Good News

We're getting about 1 month to the gallon these days.

Friday, July 10, 2020

Life, Google photos, and weeks 14-15 of the pandemic

Back in 2004 I wrote in this blog that 
the RV lifestyle gives you a lot of practice with "Letting Go." It may sound a little painful ... lots of goodbyes.
 ... but as my favorite philosopher says, "By letting go it all gets done. The world is won by those who let it go." Now it's Google that is teaching me about letting go! I had to let go of Picasa to fully embrace Google Photos. I had to let go of Google Plus to move on. Now I'm having to let go of the Google Photos logo and the menus that I've been teaching since it's release in 2015. I knew this change was coming. Actually, I've been anxiously awaiting it. The last printing of my book was mid 2018. I started working on a new edition in the second half of 2019 with hopes of getting it out by the end of the year. Then I attended the product expert conference and learned about the major changes planned for 2020. Not wanting my book to be obsolete immediately after printing, I waited, and waited, and waited. Finally, June 25 the redesign was released.
So, what do I think of it? It's not my job to have an opinion, it's my job to explain. I do have an opinion, but it doesn't matter. The quicker I can let go, the quicker I can adapt. I covered it all in episode 194 of our YouTube show. 

Still Staying Home
Our July 4 anniversary was celebrated by staying home. Some things are opening up, but new cases are climbing. We're fine at home, so that's where we're staying. Jim did go on a shore dive with Devon yesterday.  A friend of Devon's who is a brand new diver was the motiviation. They couldn't go kayak diving because we only have 2 kayaks. They has a perfect day - all went well. They reported seeing 4 sharks, and a large tarpon.  

After giving a speech on 8 Tips for using Zoom at our 7am Toastmasters meeting, I took the rest of the day off. Just sitting on the couch all day while Jim was gone. Watching movies, reading a book. Aaaaaaahhhhh

Covid-19  numbers
Day 114 Fri 7/11/20 : Covid-19 Cases in US=3.25 million, Deaths = 136,000

Tuesday, June 30, 2020

Our Escape Pod

Members from our USA Dive Club made arrangements for a day trip to the keys to paddle kayaks around the mangroves. Sounds like fun, let's go! We decided to make a trip out of it, put some food, clothes and computers in the camper and took off a couple days before the kayak day. It's only 2 hours from our house to the Tavernier Elks lodge that has RV hookups. We've been there before and loved it.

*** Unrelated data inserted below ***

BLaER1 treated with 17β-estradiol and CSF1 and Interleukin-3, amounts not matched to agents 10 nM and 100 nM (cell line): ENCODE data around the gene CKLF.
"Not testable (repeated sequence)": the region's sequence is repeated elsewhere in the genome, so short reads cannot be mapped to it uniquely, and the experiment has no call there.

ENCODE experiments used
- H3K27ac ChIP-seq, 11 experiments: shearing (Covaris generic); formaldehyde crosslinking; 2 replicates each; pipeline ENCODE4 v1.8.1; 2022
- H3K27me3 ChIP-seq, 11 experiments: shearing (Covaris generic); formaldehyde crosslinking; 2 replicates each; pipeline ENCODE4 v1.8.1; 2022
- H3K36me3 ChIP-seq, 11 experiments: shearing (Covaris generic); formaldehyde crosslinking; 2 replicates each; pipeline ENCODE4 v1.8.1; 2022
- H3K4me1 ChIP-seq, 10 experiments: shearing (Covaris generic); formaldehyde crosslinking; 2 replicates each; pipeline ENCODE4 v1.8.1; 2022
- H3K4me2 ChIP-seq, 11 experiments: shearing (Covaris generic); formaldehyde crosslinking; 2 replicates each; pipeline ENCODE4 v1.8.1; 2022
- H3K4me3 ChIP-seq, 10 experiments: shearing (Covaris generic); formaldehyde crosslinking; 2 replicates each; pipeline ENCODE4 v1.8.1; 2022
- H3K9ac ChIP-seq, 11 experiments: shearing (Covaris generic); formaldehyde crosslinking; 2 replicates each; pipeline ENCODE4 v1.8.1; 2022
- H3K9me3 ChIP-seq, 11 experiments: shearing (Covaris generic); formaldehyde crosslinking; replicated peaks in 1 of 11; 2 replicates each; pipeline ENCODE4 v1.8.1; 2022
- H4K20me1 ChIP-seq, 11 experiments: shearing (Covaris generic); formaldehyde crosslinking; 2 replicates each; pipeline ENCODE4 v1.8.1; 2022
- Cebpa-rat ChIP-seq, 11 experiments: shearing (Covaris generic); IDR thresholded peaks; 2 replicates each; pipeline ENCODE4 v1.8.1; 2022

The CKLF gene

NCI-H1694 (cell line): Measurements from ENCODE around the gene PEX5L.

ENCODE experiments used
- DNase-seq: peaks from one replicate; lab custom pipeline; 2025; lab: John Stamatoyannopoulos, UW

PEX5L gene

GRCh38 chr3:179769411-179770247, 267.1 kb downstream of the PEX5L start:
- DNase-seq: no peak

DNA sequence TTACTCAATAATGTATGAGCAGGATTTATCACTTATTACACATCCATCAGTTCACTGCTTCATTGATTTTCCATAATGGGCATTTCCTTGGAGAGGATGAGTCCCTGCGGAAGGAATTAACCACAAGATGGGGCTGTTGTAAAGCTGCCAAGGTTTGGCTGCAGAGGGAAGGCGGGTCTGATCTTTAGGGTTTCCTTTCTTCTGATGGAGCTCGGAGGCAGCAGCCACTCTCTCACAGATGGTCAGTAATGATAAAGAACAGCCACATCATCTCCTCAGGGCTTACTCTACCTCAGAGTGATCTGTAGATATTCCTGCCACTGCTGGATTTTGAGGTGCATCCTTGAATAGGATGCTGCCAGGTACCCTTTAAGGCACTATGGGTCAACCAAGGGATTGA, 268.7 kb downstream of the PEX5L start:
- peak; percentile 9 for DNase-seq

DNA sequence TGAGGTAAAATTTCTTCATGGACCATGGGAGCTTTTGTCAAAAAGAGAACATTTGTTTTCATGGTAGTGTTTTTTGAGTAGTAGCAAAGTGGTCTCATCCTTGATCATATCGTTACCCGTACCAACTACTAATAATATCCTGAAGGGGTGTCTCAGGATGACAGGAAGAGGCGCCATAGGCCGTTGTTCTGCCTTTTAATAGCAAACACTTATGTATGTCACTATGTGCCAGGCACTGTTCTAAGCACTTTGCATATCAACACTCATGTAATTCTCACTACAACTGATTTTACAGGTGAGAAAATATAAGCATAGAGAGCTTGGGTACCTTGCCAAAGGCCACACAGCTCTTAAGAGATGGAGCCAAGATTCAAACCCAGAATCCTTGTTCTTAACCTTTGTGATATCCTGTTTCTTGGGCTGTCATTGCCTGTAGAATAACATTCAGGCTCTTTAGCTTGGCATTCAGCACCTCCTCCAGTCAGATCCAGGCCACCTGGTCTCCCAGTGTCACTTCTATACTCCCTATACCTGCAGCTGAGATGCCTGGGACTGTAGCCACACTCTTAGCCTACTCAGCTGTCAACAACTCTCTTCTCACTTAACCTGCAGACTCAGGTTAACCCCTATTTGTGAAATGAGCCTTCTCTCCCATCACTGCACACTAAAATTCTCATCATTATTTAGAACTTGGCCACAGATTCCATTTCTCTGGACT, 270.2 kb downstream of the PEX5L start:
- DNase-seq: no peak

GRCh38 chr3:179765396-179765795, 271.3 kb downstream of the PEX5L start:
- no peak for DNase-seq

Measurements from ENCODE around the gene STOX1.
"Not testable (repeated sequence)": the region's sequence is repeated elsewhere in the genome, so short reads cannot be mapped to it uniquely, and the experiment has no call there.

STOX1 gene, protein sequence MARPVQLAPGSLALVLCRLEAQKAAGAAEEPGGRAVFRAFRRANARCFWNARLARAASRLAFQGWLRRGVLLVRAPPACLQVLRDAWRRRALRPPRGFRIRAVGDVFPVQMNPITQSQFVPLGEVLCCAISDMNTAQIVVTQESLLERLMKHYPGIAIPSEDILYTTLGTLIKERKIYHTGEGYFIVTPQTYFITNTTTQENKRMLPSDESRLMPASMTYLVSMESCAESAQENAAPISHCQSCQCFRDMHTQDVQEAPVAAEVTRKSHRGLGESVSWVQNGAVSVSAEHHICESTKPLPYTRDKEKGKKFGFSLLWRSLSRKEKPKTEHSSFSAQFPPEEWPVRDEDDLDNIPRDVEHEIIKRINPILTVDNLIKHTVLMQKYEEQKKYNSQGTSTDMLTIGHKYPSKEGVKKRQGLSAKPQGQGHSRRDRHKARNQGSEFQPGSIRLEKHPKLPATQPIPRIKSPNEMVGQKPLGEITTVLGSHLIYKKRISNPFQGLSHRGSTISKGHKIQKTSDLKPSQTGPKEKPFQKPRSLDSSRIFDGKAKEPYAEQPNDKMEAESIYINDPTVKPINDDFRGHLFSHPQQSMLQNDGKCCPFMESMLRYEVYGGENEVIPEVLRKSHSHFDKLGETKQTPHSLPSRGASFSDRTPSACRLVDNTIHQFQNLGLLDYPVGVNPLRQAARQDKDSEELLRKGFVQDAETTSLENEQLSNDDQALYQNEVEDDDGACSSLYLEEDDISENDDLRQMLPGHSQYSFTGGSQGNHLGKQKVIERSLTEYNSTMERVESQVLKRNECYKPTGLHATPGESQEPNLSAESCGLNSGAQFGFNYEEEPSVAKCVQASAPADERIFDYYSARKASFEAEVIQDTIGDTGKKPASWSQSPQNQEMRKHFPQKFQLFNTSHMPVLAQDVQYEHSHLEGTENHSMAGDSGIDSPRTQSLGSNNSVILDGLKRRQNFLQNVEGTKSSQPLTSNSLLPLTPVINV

Mostly, I felt the need for scenery to photograph. I'm getting tired of Iguana photos around our neighborhood, and there's just not that much of interest to photograph around the house. Sunset did not disappoint!

We are just so comfy in our little RV, our Escape Pod. We've missed it. We also worry about it a bit. It's not good for it to sit for months on end, who knows what will stop working during its sequester? We were quite happy to learn that the air conditioning worked great! It's a good thing - I don't think we could have survived the 100 degree heat otherwise. 

The Elks lodge was open for food and drink, so we took advantage. Jim was happy to get a couple nights off from cooking duty. They were requiring masks, and it was not crowded, so we felt quite safe.

They even had decent Wi-Fi, so we sat out in the porch area for our Friday morning zoom meeting.

Saturday was kayaking day. We stopped at Florida Bay Outfitters to check in and pick out our rental kayak. We had reserved a tandem kayak, thinking it would be more relaxing to have both of us in one boat - relaxing for me anyway. I could let Jim paddle while I sat back and took pictures. Well, it didn't work out that way. It was a big, wide, stable kayak with foot peddles as well as paddles. Not the best choice for the kind of kayaking thru the mangroves. It acted more like a barge than a boat. Jim's foot peddles were broken, and it just didn't move well enough to make do with just the paddles, so I was peddling AND paddling most of the time just to barely keep up. Then, we started down a narrow path thru the mangroves that turned out to be a dead end. We had to paddle backwards all the way back to the opening because there was no amount of 3-point, 4-point, or even 5-point turns that could get that barge to go the other way.
Are we having fun yet?!
Oh yeah! We were outside, we were on the water, we were with friends, we were getting exercise. We even had a bit of a challenge. It doesn't get any better. We stopped in the shade for lunch and had lots of conversation and laughs. It was a great day. Thank you Ryan for making this happen!